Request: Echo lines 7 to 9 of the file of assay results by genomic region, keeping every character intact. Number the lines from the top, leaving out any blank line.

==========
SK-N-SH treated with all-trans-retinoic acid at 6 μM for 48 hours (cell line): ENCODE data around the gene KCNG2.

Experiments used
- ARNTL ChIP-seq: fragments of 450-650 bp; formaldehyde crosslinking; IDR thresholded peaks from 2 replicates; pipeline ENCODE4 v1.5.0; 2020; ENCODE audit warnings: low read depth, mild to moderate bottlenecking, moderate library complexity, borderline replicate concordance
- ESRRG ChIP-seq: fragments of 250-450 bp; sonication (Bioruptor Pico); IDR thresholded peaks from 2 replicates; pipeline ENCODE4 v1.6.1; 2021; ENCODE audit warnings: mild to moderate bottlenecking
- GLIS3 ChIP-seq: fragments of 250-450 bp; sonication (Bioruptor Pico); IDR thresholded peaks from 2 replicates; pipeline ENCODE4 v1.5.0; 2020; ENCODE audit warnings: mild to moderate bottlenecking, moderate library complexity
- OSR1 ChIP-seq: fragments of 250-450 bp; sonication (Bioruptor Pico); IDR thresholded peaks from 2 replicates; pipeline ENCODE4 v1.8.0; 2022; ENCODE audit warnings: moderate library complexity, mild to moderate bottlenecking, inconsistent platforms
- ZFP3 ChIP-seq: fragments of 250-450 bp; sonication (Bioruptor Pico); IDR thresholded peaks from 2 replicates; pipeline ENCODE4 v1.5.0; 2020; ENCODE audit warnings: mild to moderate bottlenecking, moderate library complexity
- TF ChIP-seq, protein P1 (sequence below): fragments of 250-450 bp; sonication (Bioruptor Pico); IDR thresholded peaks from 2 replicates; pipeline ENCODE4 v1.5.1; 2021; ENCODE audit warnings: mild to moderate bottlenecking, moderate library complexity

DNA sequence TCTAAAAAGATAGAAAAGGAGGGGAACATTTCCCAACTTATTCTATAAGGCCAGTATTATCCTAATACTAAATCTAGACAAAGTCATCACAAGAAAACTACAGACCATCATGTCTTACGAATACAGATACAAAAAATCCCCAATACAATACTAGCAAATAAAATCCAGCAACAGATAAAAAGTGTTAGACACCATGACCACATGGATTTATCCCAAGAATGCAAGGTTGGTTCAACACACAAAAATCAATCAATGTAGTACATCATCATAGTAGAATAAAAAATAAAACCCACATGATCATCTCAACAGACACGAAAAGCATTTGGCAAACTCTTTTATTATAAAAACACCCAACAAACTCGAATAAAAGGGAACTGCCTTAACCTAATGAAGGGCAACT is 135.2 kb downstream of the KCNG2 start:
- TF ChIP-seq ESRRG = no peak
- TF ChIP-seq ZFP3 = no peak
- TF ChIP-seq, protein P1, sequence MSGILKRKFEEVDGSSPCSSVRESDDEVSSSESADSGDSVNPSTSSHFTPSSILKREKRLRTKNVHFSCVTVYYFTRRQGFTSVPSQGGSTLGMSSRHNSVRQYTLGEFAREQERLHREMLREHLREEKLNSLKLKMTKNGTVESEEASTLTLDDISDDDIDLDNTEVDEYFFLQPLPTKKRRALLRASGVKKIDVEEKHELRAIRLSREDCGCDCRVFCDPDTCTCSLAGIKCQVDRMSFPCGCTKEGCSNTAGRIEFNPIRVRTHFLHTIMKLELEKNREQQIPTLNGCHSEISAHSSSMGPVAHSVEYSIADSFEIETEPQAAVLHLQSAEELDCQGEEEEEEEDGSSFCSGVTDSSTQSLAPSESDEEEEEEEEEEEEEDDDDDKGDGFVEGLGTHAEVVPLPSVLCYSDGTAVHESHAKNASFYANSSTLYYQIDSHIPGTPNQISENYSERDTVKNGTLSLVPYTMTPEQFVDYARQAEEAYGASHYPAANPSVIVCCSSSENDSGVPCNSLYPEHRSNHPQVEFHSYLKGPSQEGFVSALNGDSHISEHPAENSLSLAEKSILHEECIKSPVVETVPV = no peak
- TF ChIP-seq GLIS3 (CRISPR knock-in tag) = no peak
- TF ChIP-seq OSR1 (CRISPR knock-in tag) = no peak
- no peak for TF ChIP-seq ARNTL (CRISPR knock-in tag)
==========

- ZFP3 ChIP-seq: fragments of 250-450 bp; sonication (Bioruptor Pico); IDR thresholded peaks from 2 replicates; pipeline ENCODE4 v1.5.0; 2020; ENCODE audit warnings: mild to moderate bottlenecking, moderate library complexity
- TF ChIP-seq, protein P1 (sequence below): fragments of 250-450 bp; sonication (Bioruptor Pico); IDR thresholded peaks from 2 replicates; pipeline ENCODE4 v1.5.1; 2021; ENCODE audit warnings: mild to moderate bottlenecking, moderate library complexity

DNA sequence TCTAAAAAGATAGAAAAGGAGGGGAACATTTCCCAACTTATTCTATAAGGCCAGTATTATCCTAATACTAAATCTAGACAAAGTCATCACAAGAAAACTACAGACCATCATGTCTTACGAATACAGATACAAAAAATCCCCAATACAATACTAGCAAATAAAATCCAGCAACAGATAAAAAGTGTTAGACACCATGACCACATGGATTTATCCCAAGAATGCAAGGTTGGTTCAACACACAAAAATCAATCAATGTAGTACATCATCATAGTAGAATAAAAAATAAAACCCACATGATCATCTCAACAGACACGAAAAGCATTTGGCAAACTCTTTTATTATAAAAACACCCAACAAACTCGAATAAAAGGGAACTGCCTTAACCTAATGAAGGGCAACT is 135.2 kb downstream of the KCNG2 start: